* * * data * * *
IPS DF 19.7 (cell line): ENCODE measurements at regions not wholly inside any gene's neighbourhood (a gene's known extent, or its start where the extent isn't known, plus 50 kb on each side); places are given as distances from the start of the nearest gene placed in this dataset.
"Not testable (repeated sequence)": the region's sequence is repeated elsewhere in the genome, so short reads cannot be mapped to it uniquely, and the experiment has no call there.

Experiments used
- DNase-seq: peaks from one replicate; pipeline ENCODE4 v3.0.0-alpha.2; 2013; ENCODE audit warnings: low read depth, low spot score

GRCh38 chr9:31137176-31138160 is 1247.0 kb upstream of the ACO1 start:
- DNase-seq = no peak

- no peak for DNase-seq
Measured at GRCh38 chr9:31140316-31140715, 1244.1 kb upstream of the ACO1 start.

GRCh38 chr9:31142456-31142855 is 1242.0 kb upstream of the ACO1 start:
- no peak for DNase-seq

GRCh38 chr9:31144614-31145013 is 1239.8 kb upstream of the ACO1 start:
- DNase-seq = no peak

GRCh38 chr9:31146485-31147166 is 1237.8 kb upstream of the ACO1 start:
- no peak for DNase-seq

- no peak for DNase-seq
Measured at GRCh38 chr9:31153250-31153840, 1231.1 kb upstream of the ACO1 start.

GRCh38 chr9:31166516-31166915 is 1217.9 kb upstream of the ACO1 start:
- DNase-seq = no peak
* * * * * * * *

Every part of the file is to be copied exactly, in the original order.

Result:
IPS DF 19.7 (cell line): ENCODE measurements at regions not wholly inside any gene's neighbourhood (a gene's known extent, or its start where the extent isn't known, plus 50 kb on each side); places are given as distances from the start of the nearest gene placed in this dataset.
"Not testable (repeated sequence)": the region's sequence is repeated elsewhere in the genome, so short reads cannot be mapped to it uniquely, and the experiment has no call there.

Experiments used
- DNase-seq: peaks from one replicate; pipeline ENCODE4 v3.0.0-alpha.2; 2013; ENCODE audit warnings: low read depth, low spot score

GRCh38 chr9:31137176-31138160 is 1247.0 kb upstream of the ACO1 start:
- DNase-seq = no peak

- no peak for DNase-seq
Measured at GRCh38 chr9:31140316-31140715, 1244.1 kb upstream of the ACO1 start.

GRCh38 chr9:31142456-31142855 is 1242.0 kb upstream of the ACO1 start:
- no peak for DNase-seq

GRCh38 chr9:31144614-31145013 is 1239.8 kb upstream of the ACO1 start:
- DNase-seq = no peak

GRCh38 chr9:31146485-31147166 is 1237.8 kb upstream of the ACO1 start:
- no peak for DNase-seq

- no peak for DNase-seq
Measured at GRCh38 chr9:31153250-31153840, 1231.1 kb upstream of the ACO1 start.

GRCh38 chr9:31166516-31166915 is 1217.9 kb upstream of the ACO1 start:
- DNase-seq = no peak